Charles Pelkey has cosponsored the Bill, but appears to have some concerns about whether he’s made the right choice. Judging by some of the other bills he has sponsored, Pelkey’s attitudes seem to be pretty liberal, and his reasoning for supporting this seems to be based on the idea that a small fee to have a voice is worth paying. He posted on his Facebook page:

Views seem to be fairly evenly split. Some think that it’s a good thing, and that paying for access will indeed give riders a greater say in how public land and trails are managed. Others see it as regulation of something which for them represents freedom, or a way to line the coffers of the local Fish & Game department.

What do you think? If you don’t pay for access to land, do you have a right to have a say in how it is managed? Is it the thin end of the wedge, or a genuine way to support the landscape that gives us so much fun?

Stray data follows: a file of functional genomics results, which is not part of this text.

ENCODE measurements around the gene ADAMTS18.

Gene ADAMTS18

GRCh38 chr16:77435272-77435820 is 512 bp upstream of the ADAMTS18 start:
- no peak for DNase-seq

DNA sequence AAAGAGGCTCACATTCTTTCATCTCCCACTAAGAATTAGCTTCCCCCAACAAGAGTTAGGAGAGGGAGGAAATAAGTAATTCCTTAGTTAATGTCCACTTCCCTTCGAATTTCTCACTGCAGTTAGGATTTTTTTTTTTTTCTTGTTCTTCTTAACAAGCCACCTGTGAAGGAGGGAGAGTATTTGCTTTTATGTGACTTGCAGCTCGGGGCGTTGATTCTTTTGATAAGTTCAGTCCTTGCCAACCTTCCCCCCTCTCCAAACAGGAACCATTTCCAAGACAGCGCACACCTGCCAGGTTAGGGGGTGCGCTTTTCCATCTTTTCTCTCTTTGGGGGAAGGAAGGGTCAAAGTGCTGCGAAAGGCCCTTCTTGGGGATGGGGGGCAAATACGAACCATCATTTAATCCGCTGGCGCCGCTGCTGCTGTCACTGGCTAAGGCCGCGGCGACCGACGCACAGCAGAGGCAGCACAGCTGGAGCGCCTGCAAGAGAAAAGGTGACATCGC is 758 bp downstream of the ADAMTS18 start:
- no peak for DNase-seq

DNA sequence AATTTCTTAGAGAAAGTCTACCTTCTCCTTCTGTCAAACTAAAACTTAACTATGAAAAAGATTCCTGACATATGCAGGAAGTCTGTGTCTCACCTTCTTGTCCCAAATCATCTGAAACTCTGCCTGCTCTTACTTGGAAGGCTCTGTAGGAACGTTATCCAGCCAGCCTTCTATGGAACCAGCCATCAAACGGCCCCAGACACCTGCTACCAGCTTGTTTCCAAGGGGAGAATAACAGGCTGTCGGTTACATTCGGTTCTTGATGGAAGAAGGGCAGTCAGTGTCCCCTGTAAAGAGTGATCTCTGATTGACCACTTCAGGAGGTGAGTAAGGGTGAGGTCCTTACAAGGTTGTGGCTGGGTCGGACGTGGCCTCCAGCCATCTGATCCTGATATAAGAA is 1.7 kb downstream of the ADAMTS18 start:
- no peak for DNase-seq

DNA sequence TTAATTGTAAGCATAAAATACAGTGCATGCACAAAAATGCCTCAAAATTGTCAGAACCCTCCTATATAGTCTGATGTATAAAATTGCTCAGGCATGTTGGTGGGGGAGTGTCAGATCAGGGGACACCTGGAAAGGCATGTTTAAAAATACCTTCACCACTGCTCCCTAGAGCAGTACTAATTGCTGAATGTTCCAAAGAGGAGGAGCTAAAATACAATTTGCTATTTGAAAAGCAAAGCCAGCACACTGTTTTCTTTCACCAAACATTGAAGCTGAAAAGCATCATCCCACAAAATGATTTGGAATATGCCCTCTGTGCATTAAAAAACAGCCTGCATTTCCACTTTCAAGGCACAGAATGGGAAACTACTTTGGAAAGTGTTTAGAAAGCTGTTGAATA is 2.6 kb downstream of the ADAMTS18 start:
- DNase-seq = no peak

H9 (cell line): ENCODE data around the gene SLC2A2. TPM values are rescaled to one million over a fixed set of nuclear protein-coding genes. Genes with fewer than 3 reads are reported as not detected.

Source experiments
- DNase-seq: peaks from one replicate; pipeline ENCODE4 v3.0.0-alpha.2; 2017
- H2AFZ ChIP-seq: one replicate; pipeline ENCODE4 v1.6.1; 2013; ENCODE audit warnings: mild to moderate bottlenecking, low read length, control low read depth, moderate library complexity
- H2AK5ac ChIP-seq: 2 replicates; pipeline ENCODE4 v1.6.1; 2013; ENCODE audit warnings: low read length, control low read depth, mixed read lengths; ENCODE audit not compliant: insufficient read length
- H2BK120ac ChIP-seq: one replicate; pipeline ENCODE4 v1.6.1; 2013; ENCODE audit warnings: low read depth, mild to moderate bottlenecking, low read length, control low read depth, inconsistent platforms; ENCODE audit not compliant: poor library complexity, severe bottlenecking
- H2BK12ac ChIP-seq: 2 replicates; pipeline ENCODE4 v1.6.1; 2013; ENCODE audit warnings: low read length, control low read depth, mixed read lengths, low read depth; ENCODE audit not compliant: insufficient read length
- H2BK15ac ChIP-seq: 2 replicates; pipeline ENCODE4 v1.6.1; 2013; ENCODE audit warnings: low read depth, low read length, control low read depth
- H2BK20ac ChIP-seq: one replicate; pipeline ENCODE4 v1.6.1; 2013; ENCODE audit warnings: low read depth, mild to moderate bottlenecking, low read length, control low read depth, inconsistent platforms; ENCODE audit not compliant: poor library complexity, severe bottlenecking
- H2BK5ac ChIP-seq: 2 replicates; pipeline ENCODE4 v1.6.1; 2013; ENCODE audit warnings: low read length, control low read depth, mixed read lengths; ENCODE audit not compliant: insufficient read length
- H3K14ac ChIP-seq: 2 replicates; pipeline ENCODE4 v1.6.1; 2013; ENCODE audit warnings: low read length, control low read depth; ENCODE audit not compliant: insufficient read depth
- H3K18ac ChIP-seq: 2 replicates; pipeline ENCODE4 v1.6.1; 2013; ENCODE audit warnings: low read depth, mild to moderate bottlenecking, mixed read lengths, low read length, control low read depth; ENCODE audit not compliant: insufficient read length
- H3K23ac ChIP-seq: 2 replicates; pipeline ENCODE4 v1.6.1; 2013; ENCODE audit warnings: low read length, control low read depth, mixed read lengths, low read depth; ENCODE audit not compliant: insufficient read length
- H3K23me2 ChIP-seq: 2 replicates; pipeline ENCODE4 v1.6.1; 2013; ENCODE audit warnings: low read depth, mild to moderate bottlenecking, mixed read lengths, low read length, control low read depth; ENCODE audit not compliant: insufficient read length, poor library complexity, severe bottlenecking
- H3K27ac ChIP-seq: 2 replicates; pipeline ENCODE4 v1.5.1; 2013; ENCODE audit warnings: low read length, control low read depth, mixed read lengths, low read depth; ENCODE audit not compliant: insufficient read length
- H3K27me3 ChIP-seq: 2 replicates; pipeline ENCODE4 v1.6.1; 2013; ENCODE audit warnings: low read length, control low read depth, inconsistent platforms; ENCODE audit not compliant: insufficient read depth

Comments (7)

  1. 13 dollars of the 15 earmarked for design and production of decals. Was the bill drafted by someone with a failing design/print company?

    What a world we live in.

  2. If you don’t pay for access to land, do you have a right to have a say in how it is managed?

    Do taxes not contribute to land management in the US? Genuine question.

    The principle behind it – “getting a seat at the table” – is something I’m behind, but this doesn’t have to be via additional levies. You can put something back in other ways*. The devil is in the detail though. What say does $15 actually get you? As woodster says, $13 of that just gets you a sticker!